After Masoud was arrested in June of last year, federal investigators said that he had attacked two other Jews in the year preceding the protest.
He planned to carry out the assaults with co-conspirators in a group chat. The perpetrators told each other to cover their faces to evade prosecution and to use the term “Zionists” instead of Jews, apparently to avoid allegations of antisemitism. One of the members of the group followed up by saying, “Fuck all Jews.” Court documents also showed the group discussed bringing weapons, including Molotov cocktails, to a rally in 2021.
Kiswani protested in support of Masoud after he was detained by police in a separate incident in 2021.
In March, Masoud was sentenced to 18 months in prison by a federal judge for three assaults on people wearing Jewish or Israeli symbols, including the beating of Greenman. His indictment on hate crime charges came as Jewish groups repeatedly called for deterrence against antisemitic crimes.
Greenman’s lawyer, Gerard Filitti, said there could be further legal ramifications if the attack can be linked to the rhetoric used at the protest, for example under a state law barring incitement to riot.
“It has to be at a rally or at an event where someone, like Kiswani or Mohammed, are inciting people and violence occurs in close temporal proximity,” said Filitti, an attorney for the Jewish advocacy group the Lawfare Project. “We see that with Matt Greenman, we see that during the protest, there are shouts of ‘globalize the intifada,’ ‘resist by any means.’”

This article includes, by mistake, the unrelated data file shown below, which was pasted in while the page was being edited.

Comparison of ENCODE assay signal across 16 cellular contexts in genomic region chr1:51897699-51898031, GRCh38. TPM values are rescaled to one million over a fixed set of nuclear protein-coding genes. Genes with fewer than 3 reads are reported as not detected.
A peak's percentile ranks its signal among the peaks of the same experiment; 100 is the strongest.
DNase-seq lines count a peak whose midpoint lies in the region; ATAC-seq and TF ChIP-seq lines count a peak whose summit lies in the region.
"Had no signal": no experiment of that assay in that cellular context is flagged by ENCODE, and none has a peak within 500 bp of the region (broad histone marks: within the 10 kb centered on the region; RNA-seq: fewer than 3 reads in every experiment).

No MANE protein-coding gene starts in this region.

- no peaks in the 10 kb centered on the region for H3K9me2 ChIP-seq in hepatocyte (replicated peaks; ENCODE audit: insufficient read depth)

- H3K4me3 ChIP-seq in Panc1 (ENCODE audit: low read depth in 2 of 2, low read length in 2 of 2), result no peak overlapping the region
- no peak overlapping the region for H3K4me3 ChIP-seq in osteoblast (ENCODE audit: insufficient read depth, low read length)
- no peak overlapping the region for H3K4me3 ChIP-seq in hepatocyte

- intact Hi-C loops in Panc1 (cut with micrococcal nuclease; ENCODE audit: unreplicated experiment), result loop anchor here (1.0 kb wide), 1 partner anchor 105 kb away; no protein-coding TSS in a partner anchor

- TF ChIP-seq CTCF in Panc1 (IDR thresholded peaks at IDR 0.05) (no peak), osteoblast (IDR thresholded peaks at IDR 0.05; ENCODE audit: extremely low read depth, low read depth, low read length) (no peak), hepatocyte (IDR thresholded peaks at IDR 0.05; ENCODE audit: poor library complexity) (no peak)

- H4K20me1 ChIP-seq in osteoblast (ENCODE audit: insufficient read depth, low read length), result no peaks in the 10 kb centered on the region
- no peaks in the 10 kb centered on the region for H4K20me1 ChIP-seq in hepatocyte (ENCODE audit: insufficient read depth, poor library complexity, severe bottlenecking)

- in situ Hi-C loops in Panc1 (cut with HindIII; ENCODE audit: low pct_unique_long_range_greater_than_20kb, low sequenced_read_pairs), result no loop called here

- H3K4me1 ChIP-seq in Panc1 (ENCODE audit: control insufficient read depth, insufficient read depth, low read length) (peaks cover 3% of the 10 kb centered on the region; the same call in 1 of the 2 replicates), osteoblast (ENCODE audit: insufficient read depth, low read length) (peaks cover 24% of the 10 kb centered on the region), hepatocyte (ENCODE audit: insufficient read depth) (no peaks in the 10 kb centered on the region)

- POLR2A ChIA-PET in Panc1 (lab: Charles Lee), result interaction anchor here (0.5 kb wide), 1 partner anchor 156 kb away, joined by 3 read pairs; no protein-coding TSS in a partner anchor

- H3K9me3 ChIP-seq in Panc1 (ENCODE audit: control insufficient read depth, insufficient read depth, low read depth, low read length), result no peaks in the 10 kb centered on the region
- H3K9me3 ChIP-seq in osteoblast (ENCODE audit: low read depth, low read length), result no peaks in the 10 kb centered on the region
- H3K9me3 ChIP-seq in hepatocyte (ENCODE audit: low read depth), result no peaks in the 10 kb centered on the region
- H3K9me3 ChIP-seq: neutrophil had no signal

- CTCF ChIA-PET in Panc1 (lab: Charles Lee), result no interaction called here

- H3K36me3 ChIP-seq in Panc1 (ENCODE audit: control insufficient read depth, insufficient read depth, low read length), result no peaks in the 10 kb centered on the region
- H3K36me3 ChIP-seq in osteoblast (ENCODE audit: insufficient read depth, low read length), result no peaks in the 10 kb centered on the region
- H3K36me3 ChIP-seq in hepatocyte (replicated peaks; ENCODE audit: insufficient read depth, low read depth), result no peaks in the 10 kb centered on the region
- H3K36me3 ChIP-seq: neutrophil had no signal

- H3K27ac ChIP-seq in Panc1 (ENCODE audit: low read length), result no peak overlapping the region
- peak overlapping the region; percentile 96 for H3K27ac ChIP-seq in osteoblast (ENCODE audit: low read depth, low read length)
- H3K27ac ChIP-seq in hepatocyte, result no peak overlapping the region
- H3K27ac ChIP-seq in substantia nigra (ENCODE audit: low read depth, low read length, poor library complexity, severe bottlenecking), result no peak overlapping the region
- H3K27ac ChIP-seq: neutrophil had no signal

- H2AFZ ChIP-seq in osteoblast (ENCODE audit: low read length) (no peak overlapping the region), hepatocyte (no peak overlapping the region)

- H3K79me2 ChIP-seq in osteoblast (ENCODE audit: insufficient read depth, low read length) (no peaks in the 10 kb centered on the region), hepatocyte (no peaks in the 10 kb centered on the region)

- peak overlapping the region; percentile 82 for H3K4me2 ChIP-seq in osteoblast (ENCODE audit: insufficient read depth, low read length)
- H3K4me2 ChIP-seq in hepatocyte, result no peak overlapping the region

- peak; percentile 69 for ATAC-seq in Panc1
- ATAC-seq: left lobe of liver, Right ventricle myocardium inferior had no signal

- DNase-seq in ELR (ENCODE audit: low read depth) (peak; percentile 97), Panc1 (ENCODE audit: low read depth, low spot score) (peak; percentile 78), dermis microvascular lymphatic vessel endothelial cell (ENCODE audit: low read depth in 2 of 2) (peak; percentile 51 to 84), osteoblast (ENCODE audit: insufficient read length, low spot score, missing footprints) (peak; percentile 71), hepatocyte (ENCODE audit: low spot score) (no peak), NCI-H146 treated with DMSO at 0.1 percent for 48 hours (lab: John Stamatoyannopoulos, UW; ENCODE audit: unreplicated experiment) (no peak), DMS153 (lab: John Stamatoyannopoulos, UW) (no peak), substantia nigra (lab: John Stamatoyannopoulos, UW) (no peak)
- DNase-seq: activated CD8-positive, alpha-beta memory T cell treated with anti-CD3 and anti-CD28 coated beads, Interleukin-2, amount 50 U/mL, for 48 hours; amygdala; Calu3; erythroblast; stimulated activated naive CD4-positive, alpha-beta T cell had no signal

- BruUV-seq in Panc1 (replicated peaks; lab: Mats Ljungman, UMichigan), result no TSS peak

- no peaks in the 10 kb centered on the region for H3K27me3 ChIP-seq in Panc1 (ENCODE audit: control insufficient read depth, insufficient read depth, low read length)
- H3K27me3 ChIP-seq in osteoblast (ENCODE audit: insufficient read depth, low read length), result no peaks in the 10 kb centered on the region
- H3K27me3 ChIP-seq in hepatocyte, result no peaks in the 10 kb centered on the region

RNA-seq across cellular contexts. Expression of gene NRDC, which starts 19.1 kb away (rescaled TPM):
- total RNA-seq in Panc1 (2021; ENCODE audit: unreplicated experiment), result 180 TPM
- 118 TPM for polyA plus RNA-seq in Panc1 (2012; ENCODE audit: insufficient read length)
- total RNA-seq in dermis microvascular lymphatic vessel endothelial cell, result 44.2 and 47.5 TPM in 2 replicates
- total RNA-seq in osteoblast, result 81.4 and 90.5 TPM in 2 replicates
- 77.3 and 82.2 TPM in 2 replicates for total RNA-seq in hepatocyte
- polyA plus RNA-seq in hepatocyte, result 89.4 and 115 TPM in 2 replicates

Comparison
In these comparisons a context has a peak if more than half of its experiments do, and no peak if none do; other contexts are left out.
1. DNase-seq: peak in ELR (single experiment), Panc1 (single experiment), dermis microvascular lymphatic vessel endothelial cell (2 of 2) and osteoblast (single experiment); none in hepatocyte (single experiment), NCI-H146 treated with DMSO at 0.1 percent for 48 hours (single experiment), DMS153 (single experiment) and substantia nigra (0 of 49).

“People are repeatedly shouting the slogan of a designated terrorist organization, ‘from the river to the sea,’ the slogan of Hamas, and within minutes of these chants, of these shouts, Matt Greenman gets attacked,” he said.
He urged the Manhattan district attorney, Alvin Bragg, to further investigate Masoud’s alleged co-conspirators, who have not been prosecuted.
Another activist who has protested with Kiswani’s group, Within Our Lifetime, was sentenced to 18 months imprisonment on Tuesday for beating a Jewish man, Joey Borgen, along with four other assailants at a rally in Manhattan in 2021.
The group’s protest “toolkit” includes chants urging the expulsion of Zionists, rejecting the two-state solution, and calls to “smash the settler Zionist state.” Its platform states opposition to “the entirety of the Zionist settler-colonial project,” and embraces “all forms of Palestinian resistance.” It also tells participants to “not record, post, or talk freely about anything that could get anyone in legal trouble.”
Within Our Lifetime lists Mohammed as a member and has campaigned in support of her, and against CUNY, since her speech last month. The group started out as New York City’s chapter of Students for Justice in Palestine, and rebranded in 2019. It refuses to speak to “Zionist media” and did not respond to requests for comment.
CUNY Law’s Students for Justice in Palestine hosted an event with Kiswani and Mohammed shortly before the 2022 attack and has repeatedly expressed support for Within Our Lifetime. Neither Within Our Lifetime nor CUNY Law’s Students for Justice in Palestine appears to have commented on any of the attacks and have continued to collaborate on protests since. CUNY Law’s Students for Justice in Palestine and Kiswani also did not respond to requests for comment. Contact information for Mohammed could not be located.
Imagine being so crazed by hatred for Israel as a Jewish State that you make it the subject of your commencement speech at a law school graduation.